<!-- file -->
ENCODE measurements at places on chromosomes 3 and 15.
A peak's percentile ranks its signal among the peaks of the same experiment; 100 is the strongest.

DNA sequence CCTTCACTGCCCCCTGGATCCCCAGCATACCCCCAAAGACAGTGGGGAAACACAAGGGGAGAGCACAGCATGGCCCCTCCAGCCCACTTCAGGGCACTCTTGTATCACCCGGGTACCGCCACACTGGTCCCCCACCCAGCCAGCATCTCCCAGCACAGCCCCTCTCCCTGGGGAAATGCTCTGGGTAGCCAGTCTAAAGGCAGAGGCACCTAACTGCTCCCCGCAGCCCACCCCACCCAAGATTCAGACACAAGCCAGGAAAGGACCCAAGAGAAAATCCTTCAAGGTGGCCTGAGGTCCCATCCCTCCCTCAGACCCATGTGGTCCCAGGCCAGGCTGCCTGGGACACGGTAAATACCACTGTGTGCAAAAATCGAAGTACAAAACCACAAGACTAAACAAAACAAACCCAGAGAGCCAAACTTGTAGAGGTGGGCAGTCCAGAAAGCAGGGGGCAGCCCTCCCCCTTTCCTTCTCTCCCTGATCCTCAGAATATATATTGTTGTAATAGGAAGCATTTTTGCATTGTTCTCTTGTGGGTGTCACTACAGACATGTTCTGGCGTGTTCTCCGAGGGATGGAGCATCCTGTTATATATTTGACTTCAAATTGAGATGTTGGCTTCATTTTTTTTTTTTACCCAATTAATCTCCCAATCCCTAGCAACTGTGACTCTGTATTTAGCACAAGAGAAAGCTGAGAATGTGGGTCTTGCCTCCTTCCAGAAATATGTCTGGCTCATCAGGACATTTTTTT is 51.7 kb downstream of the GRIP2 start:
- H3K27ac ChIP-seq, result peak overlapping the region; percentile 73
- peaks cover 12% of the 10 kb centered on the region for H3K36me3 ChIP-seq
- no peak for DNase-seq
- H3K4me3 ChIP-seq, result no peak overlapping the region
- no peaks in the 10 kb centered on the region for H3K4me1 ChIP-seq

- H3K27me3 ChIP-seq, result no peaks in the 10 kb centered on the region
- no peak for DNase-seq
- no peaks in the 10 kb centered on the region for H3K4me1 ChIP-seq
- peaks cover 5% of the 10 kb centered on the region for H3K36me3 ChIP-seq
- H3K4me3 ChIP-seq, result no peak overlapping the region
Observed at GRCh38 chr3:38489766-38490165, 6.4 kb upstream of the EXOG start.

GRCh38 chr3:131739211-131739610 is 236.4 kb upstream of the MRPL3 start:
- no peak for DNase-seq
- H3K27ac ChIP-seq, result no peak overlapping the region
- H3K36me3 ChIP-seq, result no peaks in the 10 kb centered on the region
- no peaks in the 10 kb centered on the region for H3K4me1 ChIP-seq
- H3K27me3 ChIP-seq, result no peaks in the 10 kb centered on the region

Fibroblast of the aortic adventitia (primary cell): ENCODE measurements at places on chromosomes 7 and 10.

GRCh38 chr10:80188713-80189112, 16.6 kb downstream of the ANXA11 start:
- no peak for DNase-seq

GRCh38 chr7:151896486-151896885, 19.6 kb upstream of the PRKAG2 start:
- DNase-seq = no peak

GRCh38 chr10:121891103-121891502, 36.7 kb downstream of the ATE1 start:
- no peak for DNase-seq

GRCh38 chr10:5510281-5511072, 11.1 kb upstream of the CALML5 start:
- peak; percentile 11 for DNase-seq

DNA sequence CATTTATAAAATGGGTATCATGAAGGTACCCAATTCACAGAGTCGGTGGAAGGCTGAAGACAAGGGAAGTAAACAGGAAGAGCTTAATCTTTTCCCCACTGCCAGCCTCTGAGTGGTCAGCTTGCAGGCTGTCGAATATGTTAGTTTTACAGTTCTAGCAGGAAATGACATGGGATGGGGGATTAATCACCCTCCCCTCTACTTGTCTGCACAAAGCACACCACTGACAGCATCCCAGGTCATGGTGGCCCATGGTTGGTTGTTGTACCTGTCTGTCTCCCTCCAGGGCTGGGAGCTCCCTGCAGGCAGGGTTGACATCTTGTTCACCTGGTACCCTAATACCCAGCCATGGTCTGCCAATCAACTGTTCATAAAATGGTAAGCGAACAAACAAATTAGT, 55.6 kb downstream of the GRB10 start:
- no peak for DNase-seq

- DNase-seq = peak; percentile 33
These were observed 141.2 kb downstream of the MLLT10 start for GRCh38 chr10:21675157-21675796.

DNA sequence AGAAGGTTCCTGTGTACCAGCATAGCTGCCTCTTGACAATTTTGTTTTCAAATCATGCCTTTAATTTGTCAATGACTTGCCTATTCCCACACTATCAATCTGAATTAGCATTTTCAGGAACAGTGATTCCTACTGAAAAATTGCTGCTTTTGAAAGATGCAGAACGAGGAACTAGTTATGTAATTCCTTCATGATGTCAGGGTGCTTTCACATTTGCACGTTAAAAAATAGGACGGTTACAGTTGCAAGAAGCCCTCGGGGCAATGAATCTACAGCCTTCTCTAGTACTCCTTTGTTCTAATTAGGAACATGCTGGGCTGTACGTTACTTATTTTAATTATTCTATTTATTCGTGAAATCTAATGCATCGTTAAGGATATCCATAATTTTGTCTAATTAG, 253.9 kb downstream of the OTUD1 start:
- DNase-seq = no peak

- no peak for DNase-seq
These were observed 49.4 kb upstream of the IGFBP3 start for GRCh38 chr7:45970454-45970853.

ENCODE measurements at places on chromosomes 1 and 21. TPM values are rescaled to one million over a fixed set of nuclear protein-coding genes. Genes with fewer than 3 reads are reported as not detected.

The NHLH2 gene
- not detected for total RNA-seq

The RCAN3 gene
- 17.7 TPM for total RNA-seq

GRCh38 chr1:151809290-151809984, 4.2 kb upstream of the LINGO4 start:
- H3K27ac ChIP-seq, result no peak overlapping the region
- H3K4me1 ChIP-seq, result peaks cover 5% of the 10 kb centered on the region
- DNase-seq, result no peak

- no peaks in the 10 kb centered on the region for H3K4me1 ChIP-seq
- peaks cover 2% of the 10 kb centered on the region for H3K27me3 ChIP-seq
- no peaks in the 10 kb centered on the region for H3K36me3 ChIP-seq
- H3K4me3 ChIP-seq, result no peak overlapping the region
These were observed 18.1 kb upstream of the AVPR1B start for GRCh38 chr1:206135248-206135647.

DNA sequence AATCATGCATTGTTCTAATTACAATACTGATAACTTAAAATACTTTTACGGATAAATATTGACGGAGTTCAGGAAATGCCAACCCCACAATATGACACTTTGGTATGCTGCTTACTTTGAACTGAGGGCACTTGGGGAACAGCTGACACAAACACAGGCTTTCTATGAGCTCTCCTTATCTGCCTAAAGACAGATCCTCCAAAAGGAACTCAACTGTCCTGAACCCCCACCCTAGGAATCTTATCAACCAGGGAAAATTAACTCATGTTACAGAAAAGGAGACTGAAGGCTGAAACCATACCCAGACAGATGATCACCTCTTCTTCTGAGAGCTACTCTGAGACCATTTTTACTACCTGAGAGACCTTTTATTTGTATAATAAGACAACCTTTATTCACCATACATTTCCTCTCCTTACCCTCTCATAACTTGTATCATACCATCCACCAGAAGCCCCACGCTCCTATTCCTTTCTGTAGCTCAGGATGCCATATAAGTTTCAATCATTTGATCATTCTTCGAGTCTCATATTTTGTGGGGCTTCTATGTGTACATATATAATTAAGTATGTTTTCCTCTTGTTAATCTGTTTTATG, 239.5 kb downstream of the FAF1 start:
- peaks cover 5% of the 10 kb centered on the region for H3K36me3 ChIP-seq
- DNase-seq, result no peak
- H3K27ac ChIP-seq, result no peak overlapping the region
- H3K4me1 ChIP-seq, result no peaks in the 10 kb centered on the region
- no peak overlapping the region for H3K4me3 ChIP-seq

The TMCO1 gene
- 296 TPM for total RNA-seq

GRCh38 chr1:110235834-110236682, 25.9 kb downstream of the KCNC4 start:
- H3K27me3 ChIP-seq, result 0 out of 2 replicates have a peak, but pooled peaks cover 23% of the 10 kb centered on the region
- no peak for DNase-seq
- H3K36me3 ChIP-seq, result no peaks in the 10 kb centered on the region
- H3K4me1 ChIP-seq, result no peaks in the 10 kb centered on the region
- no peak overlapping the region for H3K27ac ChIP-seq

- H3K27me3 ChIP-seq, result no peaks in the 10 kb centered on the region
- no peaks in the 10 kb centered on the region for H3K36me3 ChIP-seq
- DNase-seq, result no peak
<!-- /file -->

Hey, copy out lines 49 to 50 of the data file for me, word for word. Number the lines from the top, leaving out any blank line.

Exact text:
- no peaks in the 10 kb centered on the region for H3K36me3 ChIP-seq
- H3K4me3 ChIP-seq, result no peak overlapping the region